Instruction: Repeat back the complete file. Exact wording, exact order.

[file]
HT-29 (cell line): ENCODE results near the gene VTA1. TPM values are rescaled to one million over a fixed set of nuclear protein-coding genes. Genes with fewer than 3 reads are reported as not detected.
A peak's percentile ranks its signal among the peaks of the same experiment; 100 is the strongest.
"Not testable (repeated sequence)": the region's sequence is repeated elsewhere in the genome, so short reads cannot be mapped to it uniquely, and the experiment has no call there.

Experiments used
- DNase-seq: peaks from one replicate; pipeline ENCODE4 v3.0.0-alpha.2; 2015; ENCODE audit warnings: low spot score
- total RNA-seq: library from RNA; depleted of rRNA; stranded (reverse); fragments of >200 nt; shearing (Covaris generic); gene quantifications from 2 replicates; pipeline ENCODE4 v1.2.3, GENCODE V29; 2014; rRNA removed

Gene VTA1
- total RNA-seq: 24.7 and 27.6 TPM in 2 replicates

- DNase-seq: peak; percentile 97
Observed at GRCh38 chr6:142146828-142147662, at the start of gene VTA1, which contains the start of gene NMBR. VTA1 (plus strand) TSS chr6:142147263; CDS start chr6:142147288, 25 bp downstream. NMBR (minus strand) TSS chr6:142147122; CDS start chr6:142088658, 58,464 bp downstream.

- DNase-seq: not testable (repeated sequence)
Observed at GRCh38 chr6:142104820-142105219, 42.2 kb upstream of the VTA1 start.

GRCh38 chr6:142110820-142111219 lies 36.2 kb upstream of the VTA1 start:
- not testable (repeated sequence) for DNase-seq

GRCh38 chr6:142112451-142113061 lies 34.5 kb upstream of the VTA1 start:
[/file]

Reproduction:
HT-29 (cell line): ENCODE results near the gene VTA1. TPM values are rescaled to one million over a fixed set of nuclear protein-coding genes. Genes with fewer than 3 reads are reported as not detected.
A peak's percentile ranks its signal among the peaks of the same experiment; 100 is the strongest.
"Not testable (repeated sequence)": the region's sequence is repeated elsewhere in the genome, so short reads cannot be mapped to it uniquely, and the experiment has no call there.

Experiments used
- DNase-seq: peaks from one replicate; pipeline ENCODE4 v3.0.0-alpha.2; 2015; ENCODE audit warnings: low spot score
- total RNA-seq: library from RNA; depleted of rRNA; stranded (reverse); fragments of >200 nt; shearing (Covaris generic); gene quantifications from 2 replicates; pipeline ENCODE4 v1.2.3, GENCODE V29; 2014; rRNA removed

Gene VTA1
- total RNA-seq: 24.7 and 27.6 TPM in 2 replicates

- DNase-seq: peak; percentile 97
Observed at GRCh38 chr6:142146828-142147662, at the start of gene VTA1, which contains the start of gene NMBR. VTA1 (plus strand) TSS chr6:142147263; CDS start chr6:142147288, 25 bp downstream. NMBR (minus strand) TSS chr6:142147122; CDS start chr6:142088658, 58,464 bp downstream.

- DNase-seq: not testable (repeated sequence)
Observed at GRCh38 chr6:142104820-142105219, 42.2 kb upstream of the VTA1 start.

GRCh38 chr6:142110820-142111219 lies 36.2 kb upstream of the VTA1 start:
- not testable (repeated sequence) for DNase-seq

GRCh38 chr6:142112451-142113061 lies 34.5 kb upstream of the VTA1 start: